Nine months after the U.S. Supreme Court's decision not to consider an appeal of a key lawsuit verdict against the University, the "devastating" effects on research many predicted have not come to pass. However, administrators said they remain concerned about possible constraints on University research and the specter of costly legal battles in the future.
The lawsuit came from a former Duke physics professor, John Madey, who claimed that the University was violating patent law by continuing to run his patent-protected Free Electron Laser Laboratory after he was dismissed in 1997. The University countered that it could legally use the lab and its contents under the "research exception," which allows scientists and others conducting experiments to use devices, research tools or procedures that are covered by patents held by other parties, as long as those researchers are using the patented objects or technologies for non-business purposes. A federal district court in Greensboro sided with Duke, but that verdict was overturned by a Washington, D.C., appeals court and remained when the Supreme Court did not consider the case.
Administrators fear that the pro-Madey ruling will make research more expensive as scholars have to confirm that none of their research tools are being used in violation of patents. Worse still for the University is the possibility that a patent holder could file suit against Duke for such a violation.
So far, Provost Peter Lange said the University has only received a few letters regarding the possibly inappropriate use of protected technologies, but that nothing has come of the inquiries. He said he nevertheless has some concerns.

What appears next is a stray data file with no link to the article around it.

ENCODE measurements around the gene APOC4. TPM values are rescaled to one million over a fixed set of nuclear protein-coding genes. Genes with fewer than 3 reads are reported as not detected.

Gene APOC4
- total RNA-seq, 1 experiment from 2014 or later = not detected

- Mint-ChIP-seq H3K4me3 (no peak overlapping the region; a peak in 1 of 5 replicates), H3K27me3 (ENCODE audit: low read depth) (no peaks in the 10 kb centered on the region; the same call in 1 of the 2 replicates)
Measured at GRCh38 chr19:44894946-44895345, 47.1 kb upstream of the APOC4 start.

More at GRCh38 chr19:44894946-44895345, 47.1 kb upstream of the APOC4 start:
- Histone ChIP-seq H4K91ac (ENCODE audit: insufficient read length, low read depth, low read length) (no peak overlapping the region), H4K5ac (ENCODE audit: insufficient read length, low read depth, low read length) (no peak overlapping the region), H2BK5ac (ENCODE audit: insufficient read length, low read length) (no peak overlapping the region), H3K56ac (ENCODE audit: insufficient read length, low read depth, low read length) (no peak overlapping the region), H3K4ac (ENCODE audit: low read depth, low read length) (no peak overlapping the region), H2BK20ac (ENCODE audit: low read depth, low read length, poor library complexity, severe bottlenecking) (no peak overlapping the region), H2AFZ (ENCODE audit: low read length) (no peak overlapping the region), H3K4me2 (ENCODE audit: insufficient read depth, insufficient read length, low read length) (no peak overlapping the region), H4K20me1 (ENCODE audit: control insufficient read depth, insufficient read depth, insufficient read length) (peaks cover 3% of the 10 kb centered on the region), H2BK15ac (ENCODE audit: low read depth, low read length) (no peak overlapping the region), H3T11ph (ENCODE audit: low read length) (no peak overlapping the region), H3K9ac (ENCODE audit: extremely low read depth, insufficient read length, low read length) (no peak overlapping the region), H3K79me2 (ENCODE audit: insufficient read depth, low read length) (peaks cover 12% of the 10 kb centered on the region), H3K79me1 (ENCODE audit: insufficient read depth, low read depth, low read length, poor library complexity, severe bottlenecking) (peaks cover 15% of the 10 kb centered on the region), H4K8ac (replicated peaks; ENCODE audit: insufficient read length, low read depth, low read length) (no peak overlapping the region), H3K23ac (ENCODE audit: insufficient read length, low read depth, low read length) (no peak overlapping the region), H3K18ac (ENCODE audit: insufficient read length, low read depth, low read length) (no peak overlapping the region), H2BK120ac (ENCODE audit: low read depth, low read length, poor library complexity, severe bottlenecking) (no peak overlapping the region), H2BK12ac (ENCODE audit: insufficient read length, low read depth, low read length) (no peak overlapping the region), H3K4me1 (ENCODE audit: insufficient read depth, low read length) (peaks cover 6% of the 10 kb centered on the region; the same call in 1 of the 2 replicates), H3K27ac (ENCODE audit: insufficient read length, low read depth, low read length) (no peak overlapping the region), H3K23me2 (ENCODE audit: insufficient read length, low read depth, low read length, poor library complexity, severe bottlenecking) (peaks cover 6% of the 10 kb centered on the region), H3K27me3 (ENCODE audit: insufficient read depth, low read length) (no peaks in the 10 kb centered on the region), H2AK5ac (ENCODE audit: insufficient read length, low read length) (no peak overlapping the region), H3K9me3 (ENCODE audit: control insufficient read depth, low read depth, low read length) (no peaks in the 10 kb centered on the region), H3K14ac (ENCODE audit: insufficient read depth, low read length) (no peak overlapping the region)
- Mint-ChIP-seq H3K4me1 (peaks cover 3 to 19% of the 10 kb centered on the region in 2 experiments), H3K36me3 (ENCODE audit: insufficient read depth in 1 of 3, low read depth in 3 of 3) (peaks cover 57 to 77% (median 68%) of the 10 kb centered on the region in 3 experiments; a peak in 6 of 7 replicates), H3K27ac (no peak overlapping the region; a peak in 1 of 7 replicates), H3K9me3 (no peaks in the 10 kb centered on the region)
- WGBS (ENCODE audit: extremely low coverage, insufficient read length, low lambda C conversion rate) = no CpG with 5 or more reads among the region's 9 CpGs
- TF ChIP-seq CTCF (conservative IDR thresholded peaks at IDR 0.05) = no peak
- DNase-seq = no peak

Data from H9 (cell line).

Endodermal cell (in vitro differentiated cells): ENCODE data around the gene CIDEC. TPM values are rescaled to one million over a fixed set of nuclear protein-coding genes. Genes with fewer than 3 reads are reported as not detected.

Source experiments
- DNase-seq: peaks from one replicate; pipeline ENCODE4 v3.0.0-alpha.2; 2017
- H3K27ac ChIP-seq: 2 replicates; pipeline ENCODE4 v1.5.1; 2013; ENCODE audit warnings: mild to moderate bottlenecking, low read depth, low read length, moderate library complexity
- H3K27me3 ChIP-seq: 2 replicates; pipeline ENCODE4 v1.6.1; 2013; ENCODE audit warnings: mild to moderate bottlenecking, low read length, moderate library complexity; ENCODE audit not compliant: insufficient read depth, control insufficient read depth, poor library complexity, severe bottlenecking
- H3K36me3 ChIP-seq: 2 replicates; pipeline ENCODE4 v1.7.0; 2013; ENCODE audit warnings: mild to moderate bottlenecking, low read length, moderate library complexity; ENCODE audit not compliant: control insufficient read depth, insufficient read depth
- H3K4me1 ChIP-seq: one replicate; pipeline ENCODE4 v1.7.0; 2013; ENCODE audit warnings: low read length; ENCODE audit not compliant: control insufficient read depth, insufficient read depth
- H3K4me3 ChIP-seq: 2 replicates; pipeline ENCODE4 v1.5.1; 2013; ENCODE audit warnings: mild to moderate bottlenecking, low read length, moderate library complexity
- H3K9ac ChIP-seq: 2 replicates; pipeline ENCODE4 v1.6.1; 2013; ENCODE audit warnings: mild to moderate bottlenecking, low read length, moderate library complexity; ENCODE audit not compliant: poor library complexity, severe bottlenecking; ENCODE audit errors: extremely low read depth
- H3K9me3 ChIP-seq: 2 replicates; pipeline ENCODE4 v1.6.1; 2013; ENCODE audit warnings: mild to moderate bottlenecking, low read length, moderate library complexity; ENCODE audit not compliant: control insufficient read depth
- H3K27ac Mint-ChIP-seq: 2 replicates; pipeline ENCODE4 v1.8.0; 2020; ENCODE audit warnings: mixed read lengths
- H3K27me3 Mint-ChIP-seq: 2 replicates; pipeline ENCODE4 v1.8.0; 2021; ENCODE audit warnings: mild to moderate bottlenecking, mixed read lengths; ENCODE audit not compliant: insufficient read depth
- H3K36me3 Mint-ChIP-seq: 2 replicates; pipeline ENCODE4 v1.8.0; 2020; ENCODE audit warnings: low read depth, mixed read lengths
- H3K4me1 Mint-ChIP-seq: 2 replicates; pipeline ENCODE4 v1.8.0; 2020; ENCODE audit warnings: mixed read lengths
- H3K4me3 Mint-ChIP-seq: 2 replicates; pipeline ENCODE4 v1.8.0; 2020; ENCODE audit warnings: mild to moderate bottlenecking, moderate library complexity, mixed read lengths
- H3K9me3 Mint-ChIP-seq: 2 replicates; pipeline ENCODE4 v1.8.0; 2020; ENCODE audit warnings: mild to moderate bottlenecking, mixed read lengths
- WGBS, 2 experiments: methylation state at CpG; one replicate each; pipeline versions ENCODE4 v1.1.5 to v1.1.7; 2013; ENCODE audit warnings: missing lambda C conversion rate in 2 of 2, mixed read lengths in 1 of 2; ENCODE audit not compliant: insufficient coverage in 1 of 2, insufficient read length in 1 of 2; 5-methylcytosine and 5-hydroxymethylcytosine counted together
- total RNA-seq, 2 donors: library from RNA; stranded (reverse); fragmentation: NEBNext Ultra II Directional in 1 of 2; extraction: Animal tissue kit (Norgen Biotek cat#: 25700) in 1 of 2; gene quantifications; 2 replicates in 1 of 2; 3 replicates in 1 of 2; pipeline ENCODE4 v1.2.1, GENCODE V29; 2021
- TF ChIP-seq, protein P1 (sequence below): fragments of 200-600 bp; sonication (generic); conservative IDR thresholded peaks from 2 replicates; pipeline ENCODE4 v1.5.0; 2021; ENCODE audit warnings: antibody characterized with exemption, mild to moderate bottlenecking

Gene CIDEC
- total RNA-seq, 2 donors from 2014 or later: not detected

"It's hovering out there," he said about the possibility of legal action against the University. "We talked about what might be appropriate ways to approach or remedy the situation.... Everybody's kind of looking and thinking."
Discussions about the issue have taken place on the issue at every level of the University, with University and Duke University Medical Center representatives meeting in August to chart a course, a letter being sent to the faculty warning them about the change in the law and much internal discussion among administrators and faculty members. Despite the buzz, there has been no change in research activity or official policy so far, since to some extent, there is little the University can practically do to get within the presumed realm of legality.
"Almost everything--at least in the biological sciences--every lab in the University is probably infringing," said Vice Provost for Research James Siedow. "If suddenly the floodgates are open, I don't know how you handle it. If everybody's basically saying, 'You need to pay a fee for my technology,' there wouldn't be enough money to pay all the fees."
The apparent death of the research exception for universities could have a national reach far beyond Duke. Last year, more than two dozen universities and academic organizations signed amicus briefs supporting Duke and asking the Supreme Court to take the Madey case.
Other universities, such as the University of California, have received letters similar to those received at Duke, but Lange said he had not heard of other universities changing policies so far.
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